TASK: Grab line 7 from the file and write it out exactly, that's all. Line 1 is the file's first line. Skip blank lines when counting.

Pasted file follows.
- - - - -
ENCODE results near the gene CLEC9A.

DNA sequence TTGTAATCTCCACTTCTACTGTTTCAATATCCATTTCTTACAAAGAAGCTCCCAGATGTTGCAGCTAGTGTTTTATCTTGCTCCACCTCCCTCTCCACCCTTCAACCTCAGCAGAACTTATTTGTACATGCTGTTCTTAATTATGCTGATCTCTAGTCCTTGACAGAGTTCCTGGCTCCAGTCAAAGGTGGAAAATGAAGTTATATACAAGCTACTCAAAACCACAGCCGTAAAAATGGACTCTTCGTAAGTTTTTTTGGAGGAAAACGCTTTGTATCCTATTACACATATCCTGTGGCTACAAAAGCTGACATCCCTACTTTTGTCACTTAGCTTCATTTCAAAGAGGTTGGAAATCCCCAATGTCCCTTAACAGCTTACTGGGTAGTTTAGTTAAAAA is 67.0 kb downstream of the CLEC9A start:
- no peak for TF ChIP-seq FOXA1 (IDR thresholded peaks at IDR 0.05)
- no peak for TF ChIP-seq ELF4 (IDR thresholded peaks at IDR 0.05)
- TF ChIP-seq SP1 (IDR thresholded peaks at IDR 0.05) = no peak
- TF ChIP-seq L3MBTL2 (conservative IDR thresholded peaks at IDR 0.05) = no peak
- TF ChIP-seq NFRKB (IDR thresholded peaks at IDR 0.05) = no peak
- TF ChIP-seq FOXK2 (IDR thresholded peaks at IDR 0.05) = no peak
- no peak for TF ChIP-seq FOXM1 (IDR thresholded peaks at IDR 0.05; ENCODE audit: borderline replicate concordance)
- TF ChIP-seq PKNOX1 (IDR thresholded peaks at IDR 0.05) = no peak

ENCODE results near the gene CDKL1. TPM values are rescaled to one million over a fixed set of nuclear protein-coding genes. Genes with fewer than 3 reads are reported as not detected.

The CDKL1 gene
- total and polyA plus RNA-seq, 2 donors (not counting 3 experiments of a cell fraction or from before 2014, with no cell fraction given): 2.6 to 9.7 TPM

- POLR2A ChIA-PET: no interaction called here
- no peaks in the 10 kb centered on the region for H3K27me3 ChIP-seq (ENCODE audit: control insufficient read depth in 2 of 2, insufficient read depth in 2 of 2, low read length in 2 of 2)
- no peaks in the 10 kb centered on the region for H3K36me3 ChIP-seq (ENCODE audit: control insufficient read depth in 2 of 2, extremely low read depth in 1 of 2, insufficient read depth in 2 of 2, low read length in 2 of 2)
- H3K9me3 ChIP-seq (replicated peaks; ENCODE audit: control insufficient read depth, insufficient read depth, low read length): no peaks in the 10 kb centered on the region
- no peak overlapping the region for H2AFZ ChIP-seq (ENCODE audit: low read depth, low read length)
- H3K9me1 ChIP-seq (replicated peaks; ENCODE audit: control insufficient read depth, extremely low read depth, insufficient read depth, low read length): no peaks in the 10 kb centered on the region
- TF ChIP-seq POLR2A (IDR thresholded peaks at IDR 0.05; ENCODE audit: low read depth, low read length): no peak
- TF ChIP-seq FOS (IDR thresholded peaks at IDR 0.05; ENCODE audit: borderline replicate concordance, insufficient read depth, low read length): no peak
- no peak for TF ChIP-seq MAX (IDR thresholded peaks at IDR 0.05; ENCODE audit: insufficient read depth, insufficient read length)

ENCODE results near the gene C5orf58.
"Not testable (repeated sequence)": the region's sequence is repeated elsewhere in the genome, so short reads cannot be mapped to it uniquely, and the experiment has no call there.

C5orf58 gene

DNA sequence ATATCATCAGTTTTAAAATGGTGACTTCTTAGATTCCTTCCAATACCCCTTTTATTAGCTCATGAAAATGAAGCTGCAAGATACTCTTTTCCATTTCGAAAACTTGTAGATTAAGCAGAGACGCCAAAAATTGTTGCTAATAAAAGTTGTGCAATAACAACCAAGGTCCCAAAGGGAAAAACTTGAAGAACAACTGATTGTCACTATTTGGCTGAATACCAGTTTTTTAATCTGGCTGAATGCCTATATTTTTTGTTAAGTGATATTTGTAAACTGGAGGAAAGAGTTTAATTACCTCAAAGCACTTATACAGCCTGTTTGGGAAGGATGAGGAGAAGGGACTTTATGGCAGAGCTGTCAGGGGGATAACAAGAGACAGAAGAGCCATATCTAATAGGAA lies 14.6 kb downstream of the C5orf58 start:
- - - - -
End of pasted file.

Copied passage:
- TF ChIP-seq NFRKB (IDR thresholded peaks at IDR 0.05) = no peak